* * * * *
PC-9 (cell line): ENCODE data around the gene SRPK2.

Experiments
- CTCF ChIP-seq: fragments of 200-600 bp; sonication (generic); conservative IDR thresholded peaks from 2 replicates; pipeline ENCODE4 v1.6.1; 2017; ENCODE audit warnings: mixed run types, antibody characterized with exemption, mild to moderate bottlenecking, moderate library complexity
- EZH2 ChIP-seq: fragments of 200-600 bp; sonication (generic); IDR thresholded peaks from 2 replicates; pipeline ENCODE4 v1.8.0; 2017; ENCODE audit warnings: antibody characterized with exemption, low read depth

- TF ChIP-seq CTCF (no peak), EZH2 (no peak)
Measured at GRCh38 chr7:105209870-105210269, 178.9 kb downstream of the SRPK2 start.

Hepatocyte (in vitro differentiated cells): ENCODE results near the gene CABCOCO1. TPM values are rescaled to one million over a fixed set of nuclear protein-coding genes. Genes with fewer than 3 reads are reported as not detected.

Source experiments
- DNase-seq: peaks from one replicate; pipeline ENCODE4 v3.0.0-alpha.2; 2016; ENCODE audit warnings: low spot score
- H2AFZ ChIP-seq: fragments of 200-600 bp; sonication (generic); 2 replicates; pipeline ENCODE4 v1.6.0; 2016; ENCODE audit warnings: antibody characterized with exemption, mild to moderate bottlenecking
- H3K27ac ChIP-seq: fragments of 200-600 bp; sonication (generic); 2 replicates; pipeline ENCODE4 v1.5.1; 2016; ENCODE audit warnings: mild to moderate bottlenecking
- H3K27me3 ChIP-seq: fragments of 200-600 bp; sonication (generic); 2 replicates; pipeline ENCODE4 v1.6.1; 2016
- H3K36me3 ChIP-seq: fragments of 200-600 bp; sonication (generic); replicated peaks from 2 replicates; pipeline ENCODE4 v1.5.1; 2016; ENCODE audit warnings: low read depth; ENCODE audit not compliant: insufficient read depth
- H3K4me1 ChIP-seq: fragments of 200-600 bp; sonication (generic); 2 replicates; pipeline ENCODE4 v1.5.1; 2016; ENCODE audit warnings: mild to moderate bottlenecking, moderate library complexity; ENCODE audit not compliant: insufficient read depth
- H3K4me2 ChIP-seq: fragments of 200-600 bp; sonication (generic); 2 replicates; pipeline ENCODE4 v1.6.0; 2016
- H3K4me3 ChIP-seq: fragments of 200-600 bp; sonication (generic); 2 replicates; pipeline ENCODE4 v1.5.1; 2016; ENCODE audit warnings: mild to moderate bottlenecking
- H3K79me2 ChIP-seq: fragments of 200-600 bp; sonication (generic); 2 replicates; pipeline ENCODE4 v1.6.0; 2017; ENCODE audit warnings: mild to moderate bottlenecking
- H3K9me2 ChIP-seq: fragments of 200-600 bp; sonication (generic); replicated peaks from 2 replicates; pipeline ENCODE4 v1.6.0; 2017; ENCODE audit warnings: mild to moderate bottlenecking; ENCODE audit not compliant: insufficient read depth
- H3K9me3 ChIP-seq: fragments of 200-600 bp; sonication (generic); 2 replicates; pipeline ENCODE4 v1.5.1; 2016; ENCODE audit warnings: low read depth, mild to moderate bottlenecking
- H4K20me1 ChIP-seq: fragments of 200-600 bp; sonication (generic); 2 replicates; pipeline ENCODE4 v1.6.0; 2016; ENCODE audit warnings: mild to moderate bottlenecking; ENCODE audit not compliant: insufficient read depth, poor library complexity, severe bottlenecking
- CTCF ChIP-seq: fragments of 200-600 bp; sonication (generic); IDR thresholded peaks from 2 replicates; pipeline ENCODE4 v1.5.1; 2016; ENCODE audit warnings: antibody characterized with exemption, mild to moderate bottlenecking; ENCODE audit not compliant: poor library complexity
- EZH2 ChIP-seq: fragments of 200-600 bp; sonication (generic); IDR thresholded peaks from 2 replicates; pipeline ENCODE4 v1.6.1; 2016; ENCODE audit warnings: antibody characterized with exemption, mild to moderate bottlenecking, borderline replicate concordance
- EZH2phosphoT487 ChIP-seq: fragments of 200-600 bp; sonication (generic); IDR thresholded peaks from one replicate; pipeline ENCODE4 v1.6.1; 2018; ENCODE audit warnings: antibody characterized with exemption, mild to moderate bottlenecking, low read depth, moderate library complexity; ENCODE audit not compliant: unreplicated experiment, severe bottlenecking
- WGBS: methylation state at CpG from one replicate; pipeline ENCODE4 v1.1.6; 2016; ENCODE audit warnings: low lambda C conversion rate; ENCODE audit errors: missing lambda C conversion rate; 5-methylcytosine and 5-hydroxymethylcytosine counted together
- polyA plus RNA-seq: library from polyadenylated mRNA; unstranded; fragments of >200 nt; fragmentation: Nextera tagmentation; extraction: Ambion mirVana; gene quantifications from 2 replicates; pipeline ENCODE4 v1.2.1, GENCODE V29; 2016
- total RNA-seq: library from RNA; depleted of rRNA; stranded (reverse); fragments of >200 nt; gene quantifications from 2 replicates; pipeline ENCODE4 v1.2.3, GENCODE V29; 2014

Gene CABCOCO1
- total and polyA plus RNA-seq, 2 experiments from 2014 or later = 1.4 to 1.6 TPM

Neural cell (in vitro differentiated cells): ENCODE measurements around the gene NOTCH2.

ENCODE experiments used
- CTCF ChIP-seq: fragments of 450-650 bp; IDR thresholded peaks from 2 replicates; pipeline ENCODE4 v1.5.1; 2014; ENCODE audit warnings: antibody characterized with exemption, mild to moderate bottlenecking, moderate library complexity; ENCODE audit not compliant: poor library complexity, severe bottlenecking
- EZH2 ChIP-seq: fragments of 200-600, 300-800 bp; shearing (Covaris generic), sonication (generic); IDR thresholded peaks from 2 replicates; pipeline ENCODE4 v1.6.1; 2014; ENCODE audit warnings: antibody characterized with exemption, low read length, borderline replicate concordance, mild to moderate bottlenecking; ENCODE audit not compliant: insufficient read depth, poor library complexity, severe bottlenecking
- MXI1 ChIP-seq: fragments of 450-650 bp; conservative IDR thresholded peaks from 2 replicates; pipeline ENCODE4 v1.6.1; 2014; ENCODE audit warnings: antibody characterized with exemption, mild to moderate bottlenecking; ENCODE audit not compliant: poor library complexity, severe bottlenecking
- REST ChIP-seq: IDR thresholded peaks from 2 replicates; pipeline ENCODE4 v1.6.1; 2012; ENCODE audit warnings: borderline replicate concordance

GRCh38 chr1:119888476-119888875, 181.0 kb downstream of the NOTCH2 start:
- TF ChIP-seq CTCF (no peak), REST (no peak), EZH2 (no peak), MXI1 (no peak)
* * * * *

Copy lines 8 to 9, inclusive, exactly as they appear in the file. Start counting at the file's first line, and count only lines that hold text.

Source experiments
- DNase-seq: peaks from one replicate; pipeline ENCODE4 v3.0.0-alpha.2; 2016; ENCODE audit warnings: low spot score